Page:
Universities and the ‘broken society’
For some time now the British Prime Minister, David Cameron, has been talking about what he calls Britain’s ‘broken society’. This theme has been part of his message since 2008 at least. Back then he listed the elements of the broken society as ‘issues of family breakdown, welfare dependency, failing schools, crime, and the problems that we see in too many of our communities.’ In the wake of the unrest in parts of England he was back to his theme yesterday, this time referring to ‘children without fathers, schools without discipline and communities without control.’ He stressed that his ministers would be told to ‘review every aspect of our work to mend our broken society’, and that he would in particular instigate ‘all out war on gangs and gang culture’.
It is, I believe, hugely important for politicians, who when faced with some crisis or other feel under pressure to ‘do something’, to put the scene into an historical perspective. Nothing we experience is ever as new as we think. Britain, or indeed any other country, does not particularly have a more ‘broken society’ now than it did in the past. A quick journey through the pages of a Dickens novel will quickly reveal a far more broken society than we are likely to discover today. Unrest, looting, anarchism, riots did not suddenly emerge, without any historical precedent, in 2011. They have some longevity, and this being so are unlikely to be amenable to a quick political fix in time for a general election cycle.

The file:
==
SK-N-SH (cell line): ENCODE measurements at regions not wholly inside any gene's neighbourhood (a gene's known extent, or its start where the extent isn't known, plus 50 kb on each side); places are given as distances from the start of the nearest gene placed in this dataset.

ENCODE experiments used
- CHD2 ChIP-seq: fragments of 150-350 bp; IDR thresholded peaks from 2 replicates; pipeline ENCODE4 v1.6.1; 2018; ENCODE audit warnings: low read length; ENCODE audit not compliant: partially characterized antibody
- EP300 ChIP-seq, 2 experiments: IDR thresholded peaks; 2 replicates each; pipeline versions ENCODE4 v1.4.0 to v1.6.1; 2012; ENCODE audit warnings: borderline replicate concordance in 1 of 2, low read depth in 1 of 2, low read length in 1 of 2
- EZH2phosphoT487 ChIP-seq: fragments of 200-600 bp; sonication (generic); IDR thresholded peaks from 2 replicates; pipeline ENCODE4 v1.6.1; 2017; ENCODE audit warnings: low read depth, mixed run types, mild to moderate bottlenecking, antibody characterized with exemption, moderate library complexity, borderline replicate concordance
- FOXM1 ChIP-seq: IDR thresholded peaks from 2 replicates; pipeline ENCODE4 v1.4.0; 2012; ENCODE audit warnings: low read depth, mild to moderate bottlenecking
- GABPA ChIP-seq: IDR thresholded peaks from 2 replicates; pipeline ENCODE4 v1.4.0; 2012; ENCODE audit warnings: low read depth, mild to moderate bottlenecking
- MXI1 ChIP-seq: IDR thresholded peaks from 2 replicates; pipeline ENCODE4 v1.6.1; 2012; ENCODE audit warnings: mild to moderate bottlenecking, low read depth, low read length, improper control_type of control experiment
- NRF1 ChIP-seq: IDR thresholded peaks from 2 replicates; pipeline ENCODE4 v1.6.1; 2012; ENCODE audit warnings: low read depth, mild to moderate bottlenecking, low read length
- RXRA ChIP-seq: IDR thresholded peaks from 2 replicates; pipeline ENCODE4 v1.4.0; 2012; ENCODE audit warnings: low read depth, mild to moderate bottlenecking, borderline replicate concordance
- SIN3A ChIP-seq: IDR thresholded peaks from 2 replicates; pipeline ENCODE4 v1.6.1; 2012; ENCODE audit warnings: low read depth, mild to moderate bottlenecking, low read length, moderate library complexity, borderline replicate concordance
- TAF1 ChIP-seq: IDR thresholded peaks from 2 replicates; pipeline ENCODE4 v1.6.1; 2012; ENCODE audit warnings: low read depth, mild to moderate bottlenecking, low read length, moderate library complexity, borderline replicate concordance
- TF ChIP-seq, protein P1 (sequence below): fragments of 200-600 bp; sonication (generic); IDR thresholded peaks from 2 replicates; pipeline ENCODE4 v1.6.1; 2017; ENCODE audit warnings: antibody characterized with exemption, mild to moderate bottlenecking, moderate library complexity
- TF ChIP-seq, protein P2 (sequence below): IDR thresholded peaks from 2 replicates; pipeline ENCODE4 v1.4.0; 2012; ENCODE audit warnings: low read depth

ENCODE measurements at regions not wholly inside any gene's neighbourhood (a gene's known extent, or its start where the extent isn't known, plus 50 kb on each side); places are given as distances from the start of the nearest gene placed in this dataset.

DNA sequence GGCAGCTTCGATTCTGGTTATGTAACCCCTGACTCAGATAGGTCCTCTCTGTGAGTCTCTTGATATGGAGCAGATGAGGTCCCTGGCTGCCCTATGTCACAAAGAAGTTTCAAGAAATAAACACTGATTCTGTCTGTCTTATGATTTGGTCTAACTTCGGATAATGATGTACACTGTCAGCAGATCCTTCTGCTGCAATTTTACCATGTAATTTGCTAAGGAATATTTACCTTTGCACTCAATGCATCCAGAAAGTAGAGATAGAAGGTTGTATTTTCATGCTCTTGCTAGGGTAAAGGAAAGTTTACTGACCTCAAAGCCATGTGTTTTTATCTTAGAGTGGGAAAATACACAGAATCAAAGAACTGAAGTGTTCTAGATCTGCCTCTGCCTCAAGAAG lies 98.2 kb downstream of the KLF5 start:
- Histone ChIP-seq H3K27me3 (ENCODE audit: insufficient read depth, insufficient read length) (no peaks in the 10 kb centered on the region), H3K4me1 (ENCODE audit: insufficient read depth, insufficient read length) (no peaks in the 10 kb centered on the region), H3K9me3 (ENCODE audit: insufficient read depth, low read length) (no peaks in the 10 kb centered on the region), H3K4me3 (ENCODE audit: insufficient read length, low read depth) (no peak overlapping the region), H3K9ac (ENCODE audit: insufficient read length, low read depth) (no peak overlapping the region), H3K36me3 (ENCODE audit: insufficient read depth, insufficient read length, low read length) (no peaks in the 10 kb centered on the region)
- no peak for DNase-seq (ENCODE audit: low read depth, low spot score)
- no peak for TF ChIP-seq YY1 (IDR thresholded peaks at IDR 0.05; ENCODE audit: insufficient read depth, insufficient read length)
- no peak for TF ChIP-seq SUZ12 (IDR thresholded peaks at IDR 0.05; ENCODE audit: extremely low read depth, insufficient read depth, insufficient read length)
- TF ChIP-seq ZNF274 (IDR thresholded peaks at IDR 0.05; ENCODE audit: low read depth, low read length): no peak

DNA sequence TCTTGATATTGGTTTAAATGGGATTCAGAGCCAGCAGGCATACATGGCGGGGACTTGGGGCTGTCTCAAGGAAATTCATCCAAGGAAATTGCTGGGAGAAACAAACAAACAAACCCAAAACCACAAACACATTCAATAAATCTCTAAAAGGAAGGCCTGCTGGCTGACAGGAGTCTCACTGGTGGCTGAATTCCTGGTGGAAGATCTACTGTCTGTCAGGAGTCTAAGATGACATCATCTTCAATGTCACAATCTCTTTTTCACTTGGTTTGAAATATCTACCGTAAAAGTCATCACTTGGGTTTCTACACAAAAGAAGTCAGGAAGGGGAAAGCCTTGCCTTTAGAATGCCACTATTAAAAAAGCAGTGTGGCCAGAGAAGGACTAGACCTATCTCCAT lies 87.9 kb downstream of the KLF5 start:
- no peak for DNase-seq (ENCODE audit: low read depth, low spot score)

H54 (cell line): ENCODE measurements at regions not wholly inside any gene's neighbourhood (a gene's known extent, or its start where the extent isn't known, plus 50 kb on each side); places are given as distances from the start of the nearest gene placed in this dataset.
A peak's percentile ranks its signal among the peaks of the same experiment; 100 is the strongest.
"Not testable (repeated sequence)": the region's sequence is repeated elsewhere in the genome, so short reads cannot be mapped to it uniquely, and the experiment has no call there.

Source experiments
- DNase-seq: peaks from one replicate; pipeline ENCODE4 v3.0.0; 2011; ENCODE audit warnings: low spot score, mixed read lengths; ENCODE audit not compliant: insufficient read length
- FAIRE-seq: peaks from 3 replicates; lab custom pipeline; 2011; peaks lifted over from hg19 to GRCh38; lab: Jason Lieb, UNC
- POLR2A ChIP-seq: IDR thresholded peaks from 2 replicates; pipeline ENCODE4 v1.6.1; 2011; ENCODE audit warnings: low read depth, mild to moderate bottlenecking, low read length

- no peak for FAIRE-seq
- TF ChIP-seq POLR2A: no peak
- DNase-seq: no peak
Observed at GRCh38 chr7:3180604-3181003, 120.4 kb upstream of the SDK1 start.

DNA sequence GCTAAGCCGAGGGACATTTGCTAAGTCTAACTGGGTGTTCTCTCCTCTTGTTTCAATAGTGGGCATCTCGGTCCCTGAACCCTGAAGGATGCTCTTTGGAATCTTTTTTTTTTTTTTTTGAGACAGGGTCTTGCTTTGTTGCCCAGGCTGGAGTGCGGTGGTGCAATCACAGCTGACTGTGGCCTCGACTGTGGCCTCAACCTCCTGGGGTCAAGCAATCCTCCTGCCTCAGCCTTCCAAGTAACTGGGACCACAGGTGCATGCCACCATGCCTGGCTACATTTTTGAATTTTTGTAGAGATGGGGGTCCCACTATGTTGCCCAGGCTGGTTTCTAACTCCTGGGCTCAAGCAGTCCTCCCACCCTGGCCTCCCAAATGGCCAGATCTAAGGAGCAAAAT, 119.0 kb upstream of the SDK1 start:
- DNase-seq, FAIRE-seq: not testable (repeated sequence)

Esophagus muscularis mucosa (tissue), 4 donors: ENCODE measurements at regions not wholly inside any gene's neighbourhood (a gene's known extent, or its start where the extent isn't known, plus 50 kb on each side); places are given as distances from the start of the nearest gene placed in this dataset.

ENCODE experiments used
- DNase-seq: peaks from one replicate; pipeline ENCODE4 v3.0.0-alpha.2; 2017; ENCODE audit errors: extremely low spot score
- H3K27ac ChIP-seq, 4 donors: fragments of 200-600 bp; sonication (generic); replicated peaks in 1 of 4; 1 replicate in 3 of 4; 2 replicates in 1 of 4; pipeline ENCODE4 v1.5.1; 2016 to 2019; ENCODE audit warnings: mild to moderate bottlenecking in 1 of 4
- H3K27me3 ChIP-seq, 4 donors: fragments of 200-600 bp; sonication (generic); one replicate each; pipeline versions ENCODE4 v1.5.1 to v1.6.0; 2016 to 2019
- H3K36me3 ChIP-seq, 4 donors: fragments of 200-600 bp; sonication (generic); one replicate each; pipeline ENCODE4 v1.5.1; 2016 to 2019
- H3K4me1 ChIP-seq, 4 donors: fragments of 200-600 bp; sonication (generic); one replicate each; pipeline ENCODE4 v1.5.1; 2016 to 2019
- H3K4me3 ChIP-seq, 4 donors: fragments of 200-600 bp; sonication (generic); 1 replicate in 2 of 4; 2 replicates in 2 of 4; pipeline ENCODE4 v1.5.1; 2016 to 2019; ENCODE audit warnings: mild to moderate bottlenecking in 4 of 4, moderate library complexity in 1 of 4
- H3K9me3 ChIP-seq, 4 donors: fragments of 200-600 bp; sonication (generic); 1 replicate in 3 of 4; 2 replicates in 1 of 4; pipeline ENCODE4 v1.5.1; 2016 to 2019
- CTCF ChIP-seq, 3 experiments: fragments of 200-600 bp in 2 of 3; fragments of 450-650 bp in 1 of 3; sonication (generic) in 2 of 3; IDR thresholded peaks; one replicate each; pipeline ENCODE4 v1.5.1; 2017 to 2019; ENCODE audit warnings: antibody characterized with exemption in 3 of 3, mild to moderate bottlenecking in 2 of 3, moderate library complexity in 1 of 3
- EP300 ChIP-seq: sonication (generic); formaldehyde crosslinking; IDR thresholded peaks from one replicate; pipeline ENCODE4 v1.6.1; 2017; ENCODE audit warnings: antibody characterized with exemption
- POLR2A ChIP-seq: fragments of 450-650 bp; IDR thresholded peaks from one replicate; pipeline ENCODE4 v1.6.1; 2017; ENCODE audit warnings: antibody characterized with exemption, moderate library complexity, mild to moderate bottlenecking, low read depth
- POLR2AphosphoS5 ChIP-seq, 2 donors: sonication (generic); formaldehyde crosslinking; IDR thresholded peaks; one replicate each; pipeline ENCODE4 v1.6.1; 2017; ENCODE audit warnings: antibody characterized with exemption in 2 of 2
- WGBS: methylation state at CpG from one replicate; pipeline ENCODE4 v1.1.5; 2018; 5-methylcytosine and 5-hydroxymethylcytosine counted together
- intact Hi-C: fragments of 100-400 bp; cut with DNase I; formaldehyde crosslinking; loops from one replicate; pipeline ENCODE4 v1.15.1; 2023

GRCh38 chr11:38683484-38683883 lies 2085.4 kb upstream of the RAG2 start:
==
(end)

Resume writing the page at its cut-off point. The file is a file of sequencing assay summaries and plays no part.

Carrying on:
But if there is an interesting question here, it is how we see, understand, sustain and protect communities; or indeed, how we identify them. This week I have moved into a new home on a new (to me) street in a new town in a new country (Scotland), and I have been struck by the warmth of the welcome from people living several houses away, who I might have imagined would pay little attention to our arrival. There is a community there. Even in the responses to the English riots there were significant elements of community spirit and concern.
I don’t believe that today’s society is ‘broken’, and I am far from sure that it helps to describe it in this way; indeed doing so may reinforce the behaviours that are thought to be symptomatic of ‘brokenness’ Nor, frankly, do I subscribe to what I think is the rather facile suggestion that violent riots, at least in England, are an expression of political resistance to expenditure cutbacks. What may however be the matter is that it has become hard to see what constitutes today’s ‘society’ and how it could be held together, and this is in part because there is so little understanding of where to find contemporary communities. There has been some very interesting academic analysis on this – I would mention Benedict Anderson and Robert Bellah – and it might be useful to think a little more about the nature and purpose of social communities before setting out to fix them.
Society needs a successful narrative if it is to work, and one of our problems is that the narrative has become disjointed. It is the task of our universities in particular to re-energise this debate and to provide materials for the re-discovery of the community. It is an important task.